Clinical presentation of extrapulmonary disease in patients with at-risk alleles (eg, Z, S[iiyama], and M[malton]) may develop adult-onset chronic hepatitis, cirrhosis, or hepatocellular carcinoma.

AAT deficiency can also manifest in various extrapulmonary ways. These include necrotizing panniculitis, erythematous nodules, or plaques on the thigh or buttocks, which are the primary dermatologic manifestation of the condition. Other extrapulmonary manifestations are systemic vasculitis (such as Wegner granulomatosis), intracranial and peripheral aneurysms, psoriasis, urticaria, angioedema, potential association with inflammatory bowel disease, fibromuscular dysplasia, peripheral neuropathy, and glomerulonephritis.[15][16][17]


Most individuals affected by AAT deficiency remain undiagnosed due to limited access to adequate healthcare and treatment.[13] Screening for AAT deficiency is essential and should be conducted using various diagnostic methods. It is crucial to maintain a low threshold for clinical suspicion. In addition to testing first-degree relatives of individuals with AAT deficiency, it is important to screen patients with one or more of the following disorders:[10][18]

  • COPD: Emphysema type in a young individual (≤45 years), nonsmoker or minimal smoker, or display a  predominant basilar radiological pattern.
  • Unexplained liver disease or family history of liver disease
  • Poorly responsive asthma
  • c-ANCA vasculitis (in >90% of cases, the antibody is specific for proteinase 3)
  • Panniculitis
  • Bronchiectasis not related to cystic fibrosis

Initial evaluation for clinically suspected ATT deficiency includes:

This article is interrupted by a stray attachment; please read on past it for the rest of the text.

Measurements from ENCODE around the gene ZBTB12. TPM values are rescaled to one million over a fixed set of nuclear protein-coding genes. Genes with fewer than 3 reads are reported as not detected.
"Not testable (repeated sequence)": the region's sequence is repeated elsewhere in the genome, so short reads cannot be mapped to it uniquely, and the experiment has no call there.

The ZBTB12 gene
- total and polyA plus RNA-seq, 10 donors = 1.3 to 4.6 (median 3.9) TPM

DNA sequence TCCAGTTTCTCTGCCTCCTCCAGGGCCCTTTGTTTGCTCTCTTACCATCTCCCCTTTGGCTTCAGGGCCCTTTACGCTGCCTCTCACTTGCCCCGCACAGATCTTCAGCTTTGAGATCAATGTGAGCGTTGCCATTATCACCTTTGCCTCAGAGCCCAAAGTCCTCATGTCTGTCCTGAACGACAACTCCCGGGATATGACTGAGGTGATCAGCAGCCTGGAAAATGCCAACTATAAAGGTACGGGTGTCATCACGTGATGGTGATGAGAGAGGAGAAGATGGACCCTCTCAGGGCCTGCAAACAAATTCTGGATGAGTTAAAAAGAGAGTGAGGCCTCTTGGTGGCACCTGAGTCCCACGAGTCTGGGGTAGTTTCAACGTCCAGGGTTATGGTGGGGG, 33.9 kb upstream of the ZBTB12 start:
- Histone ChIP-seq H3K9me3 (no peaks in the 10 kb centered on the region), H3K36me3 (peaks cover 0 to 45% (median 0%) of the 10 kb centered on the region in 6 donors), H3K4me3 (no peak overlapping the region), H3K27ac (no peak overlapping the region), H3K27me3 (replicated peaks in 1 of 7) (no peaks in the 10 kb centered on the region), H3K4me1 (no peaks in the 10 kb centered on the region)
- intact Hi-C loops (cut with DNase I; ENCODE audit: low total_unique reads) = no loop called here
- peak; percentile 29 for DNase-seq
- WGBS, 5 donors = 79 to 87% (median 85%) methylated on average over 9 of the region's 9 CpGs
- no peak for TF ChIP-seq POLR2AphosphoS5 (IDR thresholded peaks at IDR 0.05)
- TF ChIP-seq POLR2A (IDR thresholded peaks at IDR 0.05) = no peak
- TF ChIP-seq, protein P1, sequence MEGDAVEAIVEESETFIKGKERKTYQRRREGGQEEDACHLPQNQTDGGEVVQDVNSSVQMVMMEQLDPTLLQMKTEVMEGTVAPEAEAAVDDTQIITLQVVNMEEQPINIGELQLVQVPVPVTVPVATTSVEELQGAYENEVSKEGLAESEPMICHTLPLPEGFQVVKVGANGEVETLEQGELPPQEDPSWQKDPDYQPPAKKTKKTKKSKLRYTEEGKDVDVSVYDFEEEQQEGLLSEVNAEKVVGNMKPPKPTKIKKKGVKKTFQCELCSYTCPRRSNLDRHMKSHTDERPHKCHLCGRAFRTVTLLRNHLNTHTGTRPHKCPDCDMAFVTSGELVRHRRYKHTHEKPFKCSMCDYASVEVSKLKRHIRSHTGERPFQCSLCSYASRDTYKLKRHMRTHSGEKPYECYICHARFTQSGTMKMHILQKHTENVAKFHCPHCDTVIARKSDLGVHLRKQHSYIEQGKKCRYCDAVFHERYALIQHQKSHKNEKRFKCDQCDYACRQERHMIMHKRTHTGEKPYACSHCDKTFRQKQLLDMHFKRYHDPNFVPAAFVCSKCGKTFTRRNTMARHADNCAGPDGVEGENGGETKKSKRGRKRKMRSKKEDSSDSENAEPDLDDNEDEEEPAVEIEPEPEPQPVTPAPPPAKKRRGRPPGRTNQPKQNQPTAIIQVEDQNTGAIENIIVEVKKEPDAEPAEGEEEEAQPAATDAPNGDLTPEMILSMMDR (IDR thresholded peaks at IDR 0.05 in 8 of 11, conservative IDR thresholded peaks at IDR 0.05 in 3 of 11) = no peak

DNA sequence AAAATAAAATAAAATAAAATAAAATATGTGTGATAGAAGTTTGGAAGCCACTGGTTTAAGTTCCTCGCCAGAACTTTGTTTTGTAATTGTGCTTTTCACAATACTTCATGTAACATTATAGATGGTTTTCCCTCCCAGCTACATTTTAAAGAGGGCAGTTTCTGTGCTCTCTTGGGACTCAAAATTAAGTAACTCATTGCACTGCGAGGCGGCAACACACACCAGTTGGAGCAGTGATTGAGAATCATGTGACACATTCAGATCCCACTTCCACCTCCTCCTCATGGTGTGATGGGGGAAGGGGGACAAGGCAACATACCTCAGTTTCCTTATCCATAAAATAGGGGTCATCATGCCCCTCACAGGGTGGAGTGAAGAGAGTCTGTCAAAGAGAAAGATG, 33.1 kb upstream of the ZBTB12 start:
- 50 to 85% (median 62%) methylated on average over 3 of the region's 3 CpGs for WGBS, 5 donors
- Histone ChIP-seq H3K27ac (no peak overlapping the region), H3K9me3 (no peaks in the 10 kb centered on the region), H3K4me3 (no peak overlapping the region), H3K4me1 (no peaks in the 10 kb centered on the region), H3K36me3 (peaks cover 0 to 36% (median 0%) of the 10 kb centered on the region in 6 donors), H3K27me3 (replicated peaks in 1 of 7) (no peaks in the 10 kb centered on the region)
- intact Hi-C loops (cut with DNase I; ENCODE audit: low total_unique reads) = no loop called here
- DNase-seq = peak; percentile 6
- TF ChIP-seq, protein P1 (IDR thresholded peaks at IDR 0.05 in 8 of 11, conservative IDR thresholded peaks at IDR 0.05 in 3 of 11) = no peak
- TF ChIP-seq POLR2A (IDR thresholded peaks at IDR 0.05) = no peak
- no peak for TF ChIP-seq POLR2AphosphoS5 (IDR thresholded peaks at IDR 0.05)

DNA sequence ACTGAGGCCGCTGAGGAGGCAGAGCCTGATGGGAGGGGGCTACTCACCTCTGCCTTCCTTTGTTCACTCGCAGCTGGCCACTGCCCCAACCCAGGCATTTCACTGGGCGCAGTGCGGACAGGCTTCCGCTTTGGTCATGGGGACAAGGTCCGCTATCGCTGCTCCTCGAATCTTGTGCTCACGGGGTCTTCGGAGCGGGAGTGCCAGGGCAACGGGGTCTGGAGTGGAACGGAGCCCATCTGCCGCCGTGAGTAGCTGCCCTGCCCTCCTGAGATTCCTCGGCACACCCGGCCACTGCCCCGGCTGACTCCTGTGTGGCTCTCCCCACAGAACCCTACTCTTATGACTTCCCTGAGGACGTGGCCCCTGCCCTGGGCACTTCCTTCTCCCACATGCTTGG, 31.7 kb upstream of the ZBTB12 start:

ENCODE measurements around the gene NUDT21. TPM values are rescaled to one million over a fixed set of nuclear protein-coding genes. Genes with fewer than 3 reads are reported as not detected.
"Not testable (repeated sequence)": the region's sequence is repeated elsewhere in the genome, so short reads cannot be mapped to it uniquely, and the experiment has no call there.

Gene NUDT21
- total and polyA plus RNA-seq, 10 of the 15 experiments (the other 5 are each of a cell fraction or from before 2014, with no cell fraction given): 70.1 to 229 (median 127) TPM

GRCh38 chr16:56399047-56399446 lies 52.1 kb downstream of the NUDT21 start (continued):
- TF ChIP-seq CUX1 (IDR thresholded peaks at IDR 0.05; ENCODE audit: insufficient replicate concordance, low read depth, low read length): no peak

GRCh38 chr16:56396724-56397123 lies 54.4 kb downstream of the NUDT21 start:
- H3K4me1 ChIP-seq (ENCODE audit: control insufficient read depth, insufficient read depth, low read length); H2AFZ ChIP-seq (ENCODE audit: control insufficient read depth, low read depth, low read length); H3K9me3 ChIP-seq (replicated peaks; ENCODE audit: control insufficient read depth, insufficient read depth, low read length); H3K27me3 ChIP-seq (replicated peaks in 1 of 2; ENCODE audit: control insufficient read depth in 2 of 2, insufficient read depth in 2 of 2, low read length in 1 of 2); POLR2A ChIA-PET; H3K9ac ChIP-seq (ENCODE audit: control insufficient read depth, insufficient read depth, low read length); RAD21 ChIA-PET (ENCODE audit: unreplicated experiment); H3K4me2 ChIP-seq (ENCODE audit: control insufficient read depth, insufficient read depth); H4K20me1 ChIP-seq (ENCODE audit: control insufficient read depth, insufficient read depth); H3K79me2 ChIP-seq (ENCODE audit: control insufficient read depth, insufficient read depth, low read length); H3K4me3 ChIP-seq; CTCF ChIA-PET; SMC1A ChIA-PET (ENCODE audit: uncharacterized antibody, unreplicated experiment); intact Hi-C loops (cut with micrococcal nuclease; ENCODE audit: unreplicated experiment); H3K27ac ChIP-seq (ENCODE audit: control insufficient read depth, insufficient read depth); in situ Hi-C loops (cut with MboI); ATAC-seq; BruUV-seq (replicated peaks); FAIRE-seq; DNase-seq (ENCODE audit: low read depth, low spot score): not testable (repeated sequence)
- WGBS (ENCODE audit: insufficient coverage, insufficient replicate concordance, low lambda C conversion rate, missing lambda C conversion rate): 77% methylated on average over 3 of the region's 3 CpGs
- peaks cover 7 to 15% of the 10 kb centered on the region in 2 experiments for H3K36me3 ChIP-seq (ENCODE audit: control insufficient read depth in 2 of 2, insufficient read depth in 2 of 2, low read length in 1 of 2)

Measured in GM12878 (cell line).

• Medical history & physical examination
  • Liver-function tests
  • Complete pulmonary function tests (PFT): PFT is used to evaluate the presence and extent of lung disease. This includes spirometry, typically obtained before and after bronchodilator administration, and assessments of lung volumes and diffusing capacity for carbon monoxide (DLCO). A six-minute walk test should be conducted if DLCO falls below the normal range or if the patient reports exertional dyspnea. All adults with persistent airflow obstruction on spirometry, particularly those residing in regions with a high prevalence of AAT deficiency, should undergo testing for AAT deficiency.
  • Chest radiography: A chest X-ray is used to determine the pattern and extent of emphysema and to exclude other causes of dyspnea. The “classic” pattern of emphysema observed in AAT deficiency typically manifests as basilar-predominant emphysematous bullae. However, a range of patterns from basilar-predominant to apical-predominant emphysema may be seen. Some clinicians perform chest computed tomography (CT) scans for an initial assessment.[19][20]